These activities, crafts, and book lists will keep students reading, exploring, and learning over the summer months.
Taking science outdoors is natural! Any and all of the indoor science experiments you have enjoyed this year are worth repeating outside this summer. Children gain deeper understanding of science skills when they try an activity again in a new setting. It's the application of these concepts and skills to a broader field of experience that strengthens them.
Through outdoor science activities, children build analytical as well as creative-thinking skills. They make predictions, test out hypotheses, and experiment with materials and ideas in a variety of ways. With the activities below, you will be helping children focus their natural curiosity and better understand the science processes they are actually using!
Skills and Objectives
- Inductive and deductive reasoning
- Part to whole relationships
- Outdoor Activities and Science: Bubble Blower Experiments
- Outdoor Activities and Science: Me and My Shadow
- Outdoor Activities and Science: Be a Rock Hound
- Outdoor Activities and Science: Insect Nets
- Outdoor Activities and Science: Dig In!
- Outdoor Activities and Science: Messy Mounds of Mud Play
Outdoor science is the art of seeing. It is the ability to look from different perspectives and to perceive through the senses. A great starting place for outdoor science is to invite children to play with their perceptions of the outdoors. What happens when you look at something (a tree) one way (straightforward) and then look again from a different angle or perspective (while lying on your back)? Observation invites children to focus their attention on just one sense: sight. As they experiment and explore further, they employ their other senses to expand their experience and their understanding. Observing and perceiving activities are about taking time — to be still, to breathe, to imagine, and, eventually, to create. Start here from this quiet place. Then dive into the beauty and fun of the science activities.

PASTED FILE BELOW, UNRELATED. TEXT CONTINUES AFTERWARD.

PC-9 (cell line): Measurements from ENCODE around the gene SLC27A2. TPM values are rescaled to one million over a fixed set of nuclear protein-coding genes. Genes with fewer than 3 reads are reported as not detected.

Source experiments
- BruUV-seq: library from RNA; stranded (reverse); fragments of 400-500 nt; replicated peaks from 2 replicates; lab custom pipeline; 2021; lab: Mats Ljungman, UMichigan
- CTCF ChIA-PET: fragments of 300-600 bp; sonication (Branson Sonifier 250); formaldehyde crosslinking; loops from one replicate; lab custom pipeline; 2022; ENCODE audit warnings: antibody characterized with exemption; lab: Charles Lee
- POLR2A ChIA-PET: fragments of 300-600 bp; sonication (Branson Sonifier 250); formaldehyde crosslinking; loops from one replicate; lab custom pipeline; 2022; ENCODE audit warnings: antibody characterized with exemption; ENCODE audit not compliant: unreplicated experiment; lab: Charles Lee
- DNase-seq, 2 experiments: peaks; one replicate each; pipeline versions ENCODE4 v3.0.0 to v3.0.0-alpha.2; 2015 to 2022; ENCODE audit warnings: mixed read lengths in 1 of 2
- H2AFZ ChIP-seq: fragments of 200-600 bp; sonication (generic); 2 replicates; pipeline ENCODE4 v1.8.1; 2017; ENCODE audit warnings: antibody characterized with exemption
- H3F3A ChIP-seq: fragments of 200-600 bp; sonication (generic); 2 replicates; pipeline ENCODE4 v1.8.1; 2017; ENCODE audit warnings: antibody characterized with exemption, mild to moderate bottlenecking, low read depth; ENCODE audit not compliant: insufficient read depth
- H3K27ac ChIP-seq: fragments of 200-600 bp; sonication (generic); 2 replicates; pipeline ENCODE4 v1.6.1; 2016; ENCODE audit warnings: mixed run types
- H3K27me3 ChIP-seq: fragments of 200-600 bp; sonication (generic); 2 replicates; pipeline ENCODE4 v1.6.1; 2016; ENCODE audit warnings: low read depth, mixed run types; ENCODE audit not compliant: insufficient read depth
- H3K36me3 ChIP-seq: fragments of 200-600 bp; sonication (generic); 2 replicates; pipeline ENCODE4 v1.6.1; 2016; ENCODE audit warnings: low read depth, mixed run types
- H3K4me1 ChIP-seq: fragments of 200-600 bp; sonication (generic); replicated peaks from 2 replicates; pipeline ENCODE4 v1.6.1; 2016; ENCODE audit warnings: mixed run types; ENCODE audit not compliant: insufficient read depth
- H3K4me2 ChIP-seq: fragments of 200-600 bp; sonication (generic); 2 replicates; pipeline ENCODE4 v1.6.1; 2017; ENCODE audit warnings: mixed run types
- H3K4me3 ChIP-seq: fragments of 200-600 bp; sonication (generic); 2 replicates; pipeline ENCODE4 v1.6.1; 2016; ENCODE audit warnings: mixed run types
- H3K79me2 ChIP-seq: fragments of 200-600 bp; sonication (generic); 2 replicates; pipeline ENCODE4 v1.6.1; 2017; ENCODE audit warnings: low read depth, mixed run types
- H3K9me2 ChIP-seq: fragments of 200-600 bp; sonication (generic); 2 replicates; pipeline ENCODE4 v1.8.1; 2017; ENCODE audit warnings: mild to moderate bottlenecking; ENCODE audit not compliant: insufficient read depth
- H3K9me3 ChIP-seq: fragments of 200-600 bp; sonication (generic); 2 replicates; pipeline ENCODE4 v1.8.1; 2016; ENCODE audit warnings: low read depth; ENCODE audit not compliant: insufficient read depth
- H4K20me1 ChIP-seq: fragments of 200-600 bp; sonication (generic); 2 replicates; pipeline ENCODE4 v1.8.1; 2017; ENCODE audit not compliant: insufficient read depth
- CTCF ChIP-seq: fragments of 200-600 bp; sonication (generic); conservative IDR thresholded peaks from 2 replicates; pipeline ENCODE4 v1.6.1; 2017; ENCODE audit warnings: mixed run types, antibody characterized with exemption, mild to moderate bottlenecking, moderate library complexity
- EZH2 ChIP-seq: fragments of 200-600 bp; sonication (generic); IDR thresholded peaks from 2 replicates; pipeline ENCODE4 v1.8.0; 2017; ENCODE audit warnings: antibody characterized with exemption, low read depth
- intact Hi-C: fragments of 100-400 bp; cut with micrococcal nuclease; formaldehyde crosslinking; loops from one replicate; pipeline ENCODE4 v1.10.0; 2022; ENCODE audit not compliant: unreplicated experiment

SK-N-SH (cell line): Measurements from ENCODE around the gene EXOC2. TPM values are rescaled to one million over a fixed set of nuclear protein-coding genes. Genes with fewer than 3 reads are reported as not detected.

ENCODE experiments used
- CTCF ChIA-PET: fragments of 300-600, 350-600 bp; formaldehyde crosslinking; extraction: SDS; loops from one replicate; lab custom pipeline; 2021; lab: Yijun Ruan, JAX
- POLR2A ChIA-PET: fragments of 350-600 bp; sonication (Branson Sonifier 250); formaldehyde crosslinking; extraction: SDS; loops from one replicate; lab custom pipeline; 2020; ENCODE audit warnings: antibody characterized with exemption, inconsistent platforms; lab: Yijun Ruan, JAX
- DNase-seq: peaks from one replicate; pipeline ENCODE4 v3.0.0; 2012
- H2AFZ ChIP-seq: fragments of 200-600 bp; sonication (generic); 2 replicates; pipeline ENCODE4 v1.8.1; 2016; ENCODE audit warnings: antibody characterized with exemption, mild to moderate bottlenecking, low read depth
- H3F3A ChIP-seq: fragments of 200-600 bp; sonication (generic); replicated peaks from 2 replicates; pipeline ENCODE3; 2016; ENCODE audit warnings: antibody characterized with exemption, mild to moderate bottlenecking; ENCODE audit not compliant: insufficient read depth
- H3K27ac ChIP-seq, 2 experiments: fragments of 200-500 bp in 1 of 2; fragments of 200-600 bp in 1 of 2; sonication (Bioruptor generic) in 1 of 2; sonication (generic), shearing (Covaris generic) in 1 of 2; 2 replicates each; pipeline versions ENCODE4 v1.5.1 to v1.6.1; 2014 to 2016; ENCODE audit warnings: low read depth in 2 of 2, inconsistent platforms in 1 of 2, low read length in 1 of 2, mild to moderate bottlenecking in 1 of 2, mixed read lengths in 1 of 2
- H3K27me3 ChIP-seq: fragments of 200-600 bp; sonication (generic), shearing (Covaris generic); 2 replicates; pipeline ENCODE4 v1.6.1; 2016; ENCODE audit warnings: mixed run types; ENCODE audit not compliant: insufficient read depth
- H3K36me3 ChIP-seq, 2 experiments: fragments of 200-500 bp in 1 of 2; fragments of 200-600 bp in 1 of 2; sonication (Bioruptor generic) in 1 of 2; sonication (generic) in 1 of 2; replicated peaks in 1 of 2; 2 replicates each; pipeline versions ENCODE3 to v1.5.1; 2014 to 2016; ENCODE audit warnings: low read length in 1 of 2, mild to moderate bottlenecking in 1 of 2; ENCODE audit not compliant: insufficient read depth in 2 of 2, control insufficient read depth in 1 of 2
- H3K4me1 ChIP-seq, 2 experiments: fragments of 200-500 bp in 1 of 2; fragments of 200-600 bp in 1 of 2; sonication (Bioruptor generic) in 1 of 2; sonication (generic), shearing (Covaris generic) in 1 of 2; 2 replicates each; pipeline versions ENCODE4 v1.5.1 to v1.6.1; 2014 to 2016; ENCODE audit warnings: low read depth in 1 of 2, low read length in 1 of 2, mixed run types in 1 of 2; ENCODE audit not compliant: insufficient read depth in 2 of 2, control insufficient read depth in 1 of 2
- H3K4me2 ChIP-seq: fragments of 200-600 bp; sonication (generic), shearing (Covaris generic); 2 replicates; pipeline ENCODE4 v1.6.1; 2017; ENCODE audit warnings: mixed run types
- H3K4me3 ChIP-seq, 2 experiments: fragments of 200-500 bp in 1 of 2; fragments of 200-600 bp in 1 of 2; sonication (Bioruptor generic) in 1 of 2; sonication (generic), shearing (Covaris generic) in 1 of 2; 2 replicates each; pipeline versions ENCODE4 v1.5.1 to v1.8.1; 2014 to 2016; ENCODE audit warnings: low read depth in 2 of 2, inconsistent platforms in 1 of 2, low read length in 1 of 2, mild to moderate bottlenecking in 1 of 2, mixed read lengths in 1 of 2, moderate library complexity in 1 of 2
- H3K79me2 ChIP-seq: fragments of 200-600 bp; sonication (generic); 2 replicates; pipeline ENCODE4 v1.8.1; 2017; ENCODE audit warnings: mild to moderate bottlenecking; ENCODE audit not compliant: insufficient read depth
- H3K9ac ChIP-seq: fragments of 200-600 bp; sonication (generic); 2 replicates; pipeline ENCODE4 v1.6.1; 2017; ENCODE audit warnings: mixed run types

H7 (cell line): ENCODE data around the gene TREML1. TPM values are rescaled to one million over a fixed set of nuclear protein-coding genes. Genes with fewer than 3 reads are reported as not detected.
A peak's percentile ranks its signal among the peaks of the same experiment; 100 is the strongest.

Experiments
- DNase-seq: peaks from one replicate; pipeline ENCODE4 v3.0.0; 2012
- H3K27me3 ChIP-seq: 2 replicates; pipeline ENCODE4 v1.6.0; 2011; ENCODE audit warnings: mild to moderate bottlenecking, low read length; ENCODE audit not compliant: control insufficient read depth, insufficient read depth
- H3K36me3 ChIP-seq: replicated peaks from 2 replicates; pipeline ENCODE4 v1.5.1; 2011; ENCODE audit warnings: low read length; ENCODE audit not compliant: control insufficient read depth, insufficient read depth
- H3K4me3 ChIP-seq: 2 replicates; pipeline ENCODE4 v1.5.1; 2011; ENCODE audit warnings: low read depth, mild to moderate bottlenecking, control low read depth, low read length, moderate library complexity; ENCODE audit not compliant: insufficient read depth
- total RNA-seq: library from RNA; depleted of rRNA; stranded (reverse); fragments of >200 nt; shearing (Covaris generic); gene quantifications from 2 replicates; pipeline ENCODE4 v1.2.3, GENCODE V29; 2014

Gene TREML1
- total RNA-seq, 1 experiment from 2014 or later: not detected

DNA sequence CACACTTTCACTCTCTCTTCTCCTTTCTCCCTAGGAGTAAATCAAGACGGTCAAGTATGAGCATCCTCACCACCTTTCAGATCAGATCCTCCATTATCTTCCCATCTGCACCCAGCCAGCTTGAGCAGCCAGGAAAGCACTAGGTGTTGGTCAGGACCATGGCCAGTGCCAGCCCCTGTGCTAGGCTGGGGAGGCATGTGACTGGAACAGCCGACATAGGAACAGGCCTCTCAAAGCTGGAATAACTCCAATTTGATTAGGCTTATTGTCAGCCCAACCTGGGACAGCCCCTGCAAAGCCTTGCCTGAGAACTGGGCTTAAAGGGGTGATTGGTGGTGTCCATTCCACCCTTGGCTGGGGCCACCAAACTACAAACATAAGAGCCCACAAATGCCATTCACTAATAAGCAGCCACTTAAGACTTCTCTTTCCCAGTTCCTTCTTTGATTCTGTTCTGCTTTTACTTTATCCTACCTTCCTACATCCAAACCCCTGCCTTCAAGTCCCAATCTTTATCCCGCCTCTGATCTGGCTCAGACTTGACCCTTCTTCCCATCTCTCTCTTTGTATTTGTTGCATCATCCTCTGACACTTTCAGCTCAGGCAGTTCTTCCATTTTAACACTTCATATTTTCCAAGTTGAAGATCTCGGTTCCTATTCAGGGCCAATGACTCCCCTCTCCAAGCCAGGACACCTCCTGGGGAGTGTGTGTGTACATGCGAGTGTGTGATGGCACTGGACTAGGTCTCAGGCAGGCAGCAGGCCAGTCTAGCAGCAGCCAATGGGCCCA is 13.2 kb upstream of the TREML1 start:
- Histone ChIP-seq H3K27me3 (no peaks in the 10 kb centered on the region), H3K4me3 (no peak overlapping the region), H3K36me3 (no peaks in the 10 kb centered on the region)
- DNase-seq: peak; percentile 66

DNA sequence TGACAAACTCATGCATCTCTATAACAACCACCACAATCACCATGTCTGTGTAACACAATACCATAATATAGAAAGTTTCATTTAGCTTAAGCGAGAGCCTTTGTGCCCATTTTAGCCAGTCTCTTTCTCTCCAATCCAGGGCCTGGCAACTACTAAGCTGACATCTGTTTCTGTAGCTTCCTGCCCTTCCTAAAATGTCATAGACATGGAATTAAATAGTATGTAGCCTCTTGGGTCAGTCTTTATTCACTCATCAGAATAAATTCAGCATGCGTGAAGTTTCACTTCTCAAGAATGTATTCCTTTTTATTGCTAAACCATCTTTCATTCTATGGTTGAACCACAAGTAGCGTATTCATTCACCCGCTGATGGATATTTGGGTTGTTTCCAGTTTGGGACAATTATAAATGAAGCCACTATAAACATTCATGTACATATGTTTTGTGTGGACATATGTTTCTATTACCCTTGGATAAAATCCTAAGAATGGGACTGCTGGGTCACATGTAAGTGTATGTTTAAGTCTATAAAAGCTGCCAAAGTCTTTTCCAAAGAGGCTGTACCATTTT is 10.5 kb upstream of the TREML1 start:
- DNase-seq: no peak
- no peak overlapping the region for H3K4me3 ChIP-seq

When presenting them, remember to keep a mathematical "eye" out for opportunities to ask children to count, combine, match, and compare. You might ask, How many different ways can you sort and organize these materials? Which group has the most items? Do any groups of materials have the same or equal number of items? These math skills create the foundation of understanding that children use to create their scientific predictions, hypotheses, and experiments.
Using the Activities
Here are some ways you can build observation skills, as well as explore math and art.
- Before introducing activities, practice observing with a simple game. Ask children to focus their full attention on an object outside. Invite them to keep looking at it from different angles, looking for something they never noticed before! Have them discuss with friends what they saw.
- Explore the art of science by asking children to use art materials to represent what they see when they observe objects. How can you draw or paint what you saw in your bubble, shadow, and rock experiments? Can you use collage or recycled materials too?
- Invite children to keep a summer field journal. Another way art and science intersect is in making science journals. Provide bound journals of plain paper for children to draw one thing they observe each day. Children can add their own writing or dictate their ideas too.
- Highlight the math in science by inviting children to sort and classify materials before you use them in an experiment. This will not only invite children to think in math/science terms, but help them be more observant — an essential skill in any curriculum area. What do you notice about these materials? How are they the same or different?
Conversations and Questions
Usually children are quick to discuss their science discoveries because their "ah-ha" experiences are so exciting. But you can even take them further with just a few more questions. For example:
- What do you know about insects, rocks, or shadows? What would you like to find out?
- What would happen if it never rained?
- Where do bubbles go when they float up into the air?